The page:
Updated: Apr 10, 2022
WVMS Funga is a small group Willamette Valley Mushroom Society Members that have formed a study group dedicated to learning about fungi in Oregon.
WVMS Funga Study group in 2020 from left to right: Jordan Dodge, Henry Young, Autumn Anglin, Diana Reeck, Jeanie Taylor
In November 2019, WVMS held their 4th Annual Mushroom Show, in partnership with the Sustainability Living Center at Pringle Creek. This was one of the most successful events WVMS has produced with over 600 people attending the one day event. During the set up, members brought in truck loads of mushrooms which then had to be identified, sorted and placed near signs on long tables for the public to see. There were only a handful of skilled members who could identify mushrooms and place them appropriately and they were there for hours doing their best to keep up with the pace.
As the chair of this event, I was taking notes on what could be improved next year, and it seemed like the biggest need was for more people to help identify mushrooms for this show.
I asked around to see if anyone was interested in starting a study group with me to learn to identify mushrooms in the field. There were a handful of us that were enthusiastic about this and we decided to meet up. We did not know where to start and all had various levels of knowledge about fungi. Henry Young became our mentor and helped guide us through the learning process.
Henry and I came up with a loose course syllabus to get us started and we met after reading the first 60 pages of Mushroom Demystified by David Arora. Henry, Jordan Dodge, Diana Reeck, Jeanie Taylor, Beth Lampert, Patrick Heiman and I started with this book because it was a book we all owned and were familiar with. On our first meeting we began the day by going on a short foray and collected fungi. Then we met around a kitchen table and began trying to key out fungi while having lunch together.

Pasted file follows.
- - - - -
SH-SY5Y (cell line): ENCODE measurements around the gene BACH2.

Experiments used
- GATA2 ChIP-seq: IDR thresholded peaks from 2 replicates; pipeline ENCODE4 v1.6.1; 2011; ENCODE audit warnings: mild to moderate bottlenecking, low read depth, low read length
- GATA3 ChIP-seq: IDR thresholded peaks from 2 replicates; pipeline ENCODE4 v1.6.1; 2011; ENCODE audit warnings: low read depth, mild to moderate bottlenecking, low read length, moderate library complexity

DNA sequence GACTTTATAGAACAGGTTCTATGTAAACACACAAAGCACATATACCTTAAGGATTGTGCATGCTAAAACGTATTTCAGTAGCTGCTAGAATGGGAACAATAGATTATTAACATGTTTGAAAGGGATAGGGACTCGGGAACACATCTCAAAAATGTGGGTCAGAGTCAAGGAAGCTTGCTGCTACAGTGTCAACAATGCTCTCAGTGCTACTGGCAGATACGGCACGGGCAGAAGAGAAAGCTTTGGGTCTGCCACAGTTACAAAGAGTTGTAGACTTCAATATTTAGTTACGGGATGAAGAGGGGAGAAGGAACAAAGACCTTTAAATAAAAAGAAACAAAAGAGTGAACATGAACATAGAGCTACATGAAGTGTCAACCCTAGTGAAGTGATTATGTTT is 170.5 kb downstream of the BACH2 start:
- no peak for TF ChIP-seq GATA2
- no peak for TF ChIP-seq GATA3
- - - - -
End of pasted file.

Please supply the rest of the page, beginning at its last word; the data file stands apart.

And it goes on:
On this trip we found Clitocybe sclerotoidea, a mushroom that has become one of my favorites to find because it is parasitic on Helvella, my all time favorite mushroom. The C. sclerotoidea has a cluster of mushrooms that is attached to a hypogeous (underground) sclerotia or mycelium mass that is buried. We were careful to collect the sclerotia attached to the cluster which is an identifying feature when trying to key this out. This mushroom took us about an hour to work through the key but we eventually identified it with the help of Henry. Over the next few months, as I encountered this fungi again and again, I started to remember the name and read more about it as my vocabulary expanded. I found for me, I can learn to identify a mushroom if I encounter it and spend time with it. Just reading field guide books with no field work does not make the information stick.
Helvella vespertina on left (black capped fungi); Cluster of Clitocybe sclerotoidea that parasitize Helvella on right (white capped fungi). Photo by Autumn Anglin 2021
We began meeting every two weeks and read about specific families, genera and keyed out species. The same formula was adhered to every time we got together; we would foray, then go back to a house and try to identify what we found. With each passing meeting, our observations became better and more informative. We read papers on collecting for fungarium collections, learned to say the latin words, learned how to use light microscopy to observe spores, bought more books on fungi, bookmarked hundreds of resources to correctly identify fungi and started the WVMS Funga project (originally named WVMS Mycoflora) on iNaturalist.